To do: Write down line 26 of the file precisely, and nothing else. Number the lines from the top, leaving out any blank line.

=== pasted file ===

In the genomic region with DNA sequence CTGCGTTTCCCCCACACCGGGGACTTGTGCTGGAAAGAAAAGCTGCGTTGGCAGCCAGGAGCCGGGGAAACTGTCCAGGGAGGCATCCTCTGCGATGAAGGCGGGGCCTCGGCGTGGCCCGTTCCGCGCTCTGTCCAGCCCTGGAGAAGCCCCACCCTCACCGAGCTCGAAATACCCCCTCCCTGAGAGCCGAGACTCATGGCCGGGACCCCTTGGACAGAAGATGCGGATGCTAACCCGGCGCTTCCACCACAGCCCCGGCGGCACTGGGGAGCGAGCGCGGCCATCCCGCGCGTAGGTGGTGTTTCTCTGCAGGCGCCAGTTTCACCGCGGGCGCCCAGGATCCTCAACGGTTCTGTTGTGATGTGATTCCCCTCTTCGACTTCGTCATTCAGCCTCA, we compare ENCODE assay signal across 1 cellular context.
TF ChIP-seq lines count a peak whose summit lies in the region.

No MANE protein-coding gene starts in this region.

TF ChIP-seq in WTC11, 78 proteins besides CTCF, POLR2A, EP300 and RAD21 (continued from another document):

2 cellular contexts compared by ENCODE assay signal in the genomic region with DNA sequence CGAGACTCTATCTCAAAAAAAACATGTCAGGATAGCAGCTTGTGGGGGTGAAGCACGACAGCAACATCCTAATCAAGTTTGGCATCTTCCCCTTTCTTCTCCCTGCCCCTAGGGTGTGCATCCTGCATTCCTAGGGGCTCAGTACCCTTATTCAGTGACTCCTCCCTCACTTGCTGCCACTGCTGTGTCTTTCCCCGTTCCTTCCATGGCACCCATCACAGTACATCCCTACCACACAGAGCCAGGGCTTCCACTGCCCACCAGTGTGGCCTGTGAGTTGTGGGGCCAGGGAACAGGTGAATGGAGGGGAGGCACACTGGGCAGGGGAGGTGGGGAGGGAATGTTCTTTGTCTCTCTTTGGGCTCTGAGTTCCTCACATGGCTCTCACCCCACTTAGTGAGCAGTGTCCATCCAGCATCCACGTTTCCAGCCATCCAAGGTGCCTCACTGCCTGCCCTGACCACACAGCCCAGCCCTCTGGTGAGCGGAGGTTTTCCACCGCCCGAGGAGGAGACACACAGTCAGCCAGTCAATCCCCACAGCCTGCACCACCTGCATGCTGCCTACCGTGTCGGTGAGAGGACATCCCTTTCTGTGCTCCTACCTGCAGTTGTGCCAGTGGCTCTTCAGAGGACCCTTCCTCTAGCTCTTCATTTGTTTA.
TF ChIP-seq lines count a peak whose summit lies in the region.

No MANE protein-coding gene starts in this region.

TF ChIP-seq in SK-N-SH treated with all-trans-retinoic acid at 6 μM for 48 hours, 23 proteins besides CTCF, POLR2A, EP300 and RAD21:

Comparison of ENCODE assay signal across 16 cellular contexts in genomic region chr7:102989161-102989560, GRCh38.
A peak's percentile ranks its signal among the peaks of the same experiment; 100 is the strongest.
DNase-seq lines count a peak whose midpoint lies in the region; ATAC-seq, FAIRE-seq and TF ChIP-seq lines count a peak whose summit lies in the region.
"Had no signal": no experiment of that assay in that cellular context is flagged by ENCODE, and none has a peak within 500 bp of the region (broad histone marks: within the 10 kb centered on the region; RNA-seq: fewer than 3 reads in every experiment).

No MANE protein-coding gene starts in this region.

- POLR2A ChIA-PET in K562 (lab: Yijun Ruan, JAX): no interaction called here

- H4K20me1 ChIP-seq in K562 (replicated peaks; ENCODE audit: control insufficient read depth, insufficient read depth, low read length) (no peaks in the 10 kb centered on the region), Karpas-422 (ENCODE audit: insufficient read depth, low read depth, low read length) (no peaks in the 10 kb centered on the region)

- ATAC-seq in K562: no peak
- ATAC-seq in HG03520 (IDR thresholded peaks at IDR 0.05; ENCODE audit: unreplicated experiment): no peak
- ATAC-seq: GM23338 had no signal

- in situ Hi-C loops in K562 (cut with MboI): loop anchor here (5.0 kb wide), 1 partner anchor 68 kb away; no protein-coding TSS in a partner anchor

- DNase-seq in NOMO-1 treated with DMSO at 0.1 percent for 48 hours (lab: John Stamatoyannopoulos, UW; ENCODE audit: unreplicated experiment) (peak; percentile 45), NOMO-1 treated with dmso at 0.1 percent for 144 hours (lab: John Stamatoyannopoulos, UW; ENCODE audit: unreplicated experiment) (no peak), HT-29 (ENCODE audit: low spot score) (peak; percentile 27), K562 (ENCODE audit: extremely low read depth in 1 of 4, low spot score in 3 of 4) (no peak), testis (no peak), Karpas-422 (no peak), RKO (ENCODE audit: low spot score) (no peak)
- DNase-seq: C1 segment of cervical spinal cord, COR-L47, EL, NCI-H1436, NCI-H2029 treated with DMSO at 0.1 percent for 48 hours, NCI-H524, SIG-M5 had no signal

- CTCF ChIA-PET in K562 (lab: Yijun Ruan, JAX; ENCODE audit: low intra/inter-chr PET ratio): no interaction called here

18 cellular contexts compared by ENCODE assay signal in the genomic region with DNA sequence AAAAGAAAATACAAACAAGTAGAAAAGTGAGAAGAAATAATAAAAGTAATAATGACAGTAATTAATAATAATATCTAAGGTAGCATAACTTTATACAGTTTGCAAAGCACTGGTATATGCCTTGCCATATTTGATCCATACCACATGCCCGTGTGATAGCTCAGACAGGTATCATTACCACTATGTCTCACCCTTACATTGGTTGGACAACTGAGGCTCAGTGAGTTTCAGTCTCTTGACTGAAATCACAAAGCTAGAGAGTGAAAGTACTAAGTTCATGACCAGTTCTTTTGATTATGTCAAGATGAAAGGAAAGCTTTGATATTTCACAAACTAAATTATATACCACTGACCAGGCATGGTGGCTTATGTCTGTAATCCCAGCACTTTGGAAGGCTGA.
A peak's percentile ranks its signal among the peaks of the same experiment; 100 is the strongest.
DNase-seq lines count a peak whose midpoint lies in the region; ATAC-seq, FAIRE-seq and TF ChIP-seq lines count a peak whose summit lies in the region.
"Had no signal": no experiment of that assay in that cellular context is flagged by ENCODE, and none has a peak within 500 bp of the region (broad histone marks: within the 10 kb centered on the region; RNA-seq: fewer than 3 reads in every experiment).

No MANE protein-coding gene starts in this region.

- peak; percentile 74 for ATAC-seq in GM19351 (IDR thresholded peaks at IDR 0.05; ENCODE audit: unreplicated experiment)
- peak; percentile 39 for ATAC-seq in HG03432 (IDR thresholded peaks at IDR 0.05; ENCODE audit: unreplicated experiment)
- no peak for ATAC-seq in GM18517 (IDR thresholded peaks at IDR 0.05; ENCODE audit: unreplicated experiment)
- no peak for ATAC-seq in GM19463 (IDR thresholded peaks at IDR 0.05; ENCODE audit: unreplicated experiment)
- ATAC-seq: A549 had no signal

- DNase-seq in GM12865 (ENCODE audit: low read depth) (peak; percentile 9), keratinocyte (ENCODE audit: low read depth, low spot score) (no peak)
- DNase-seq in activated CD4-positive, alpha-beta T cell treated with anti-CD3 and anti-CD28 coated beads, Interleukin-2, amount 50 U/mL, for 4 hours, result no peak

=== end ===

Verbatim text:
"Had no signal": no experiment of that assay in that cellular context is flagged by ENCODE, and none has a peak within 500 bp of the region (broad histone marks: within the 10 kb centered on the region; RNA-seq: fewer than 3 reads in every experiment).